Design Con 2015
Breaking News
Blog

Comment: Will 2010 see SSD technology topping out?

NO RATINGS
Page 1 / 2 Next >
View Comments: Threaded | Newest First | Oldest First
Volatile Memory
User Rank
Rookie
re: Comment: Will 2010 see SSD technology topping out?
Volatile Memory   2/4/2010 3:21:15 AM
NO RATINGS
Ahhh. Let's see whose memory is short and volatile. Mr. Doller is on record claiming that his 45nm (1Gbit) PCM chip would be available by mid 2009: www.eetimes.com/207001799 It is February 2010 now, and the 1Gbit PCM is not in volume production. Not at all. Can Mr. Doller explain that failure to deliver a commercial 45nm PCM product? The only "commercial" PCM chip is the 128Mbit 90nm disaster formerly known as Alverstone (now Omneo P8P?) which writes at less than 1 megabyte per second, that is, 2x slower than Numonyx's own NOR and up to 15x slower than NAND. So, no, nobody in their right mind would use PCM in SSDs, even when costs per gigabyte are ignored. Those costs, by the way, appear to be about $200 per gigabyte for the Omneo P8P, or 100x as expensive as NAND, and about $60 per gigabyte for the "upcoming" 45nm part, 30x as expensive as NAND, assuming that 45nm part ever gets delivered in volume, based on a chart from a recent Numonyx presentation. Just watch this webcast and calculate the horrible write speed yourself: event.on24.com/r.htm?e=183505&s=1&k=7BCF2A67876DA214BFF6D18937E47D44 In the mean time, Fusion-io has been delivering for months a reliable NAND-based non-volatile "SSD" that writes at 1.4 gigabytes per second and reads at 1.5 gigabytes per second. And, yes, it is perfect for the enterprise. Unlike the PCM, which has been promised since 1970s, but never arrived.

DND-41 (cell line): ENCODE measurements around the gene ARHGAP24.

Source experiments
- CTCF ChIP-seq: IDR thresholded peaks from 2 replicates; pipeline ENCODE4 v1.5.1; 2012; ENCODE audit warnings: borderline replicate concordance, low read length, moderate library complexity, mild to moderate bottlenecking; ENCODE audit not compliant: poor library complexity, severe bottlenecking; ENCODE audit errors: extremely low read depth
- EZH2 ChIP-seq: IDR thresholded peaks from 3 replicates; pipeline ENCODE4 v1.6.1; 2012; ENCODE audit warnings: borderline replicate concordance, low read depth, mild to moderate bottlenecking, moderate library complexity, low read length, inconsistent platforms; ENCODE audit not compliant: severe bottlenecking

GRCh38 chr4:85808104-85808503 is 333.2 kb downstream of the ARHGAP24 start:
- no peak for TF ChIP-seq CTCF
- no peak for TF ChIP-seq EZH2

Radio
NEXT UPCOMING BROADCAST
EE Times Senior Technical Editor Martin Rowe will interview EMC engineer Kenneth Wyatt.
Top Comments of the Week
Like Us on Facebook

Datasheets.com Parts Search

185 million searchable parts
(please enter a part number or hit search to begin)
EE Times on Twitter
EE Times Twitter Feed
Flash Poll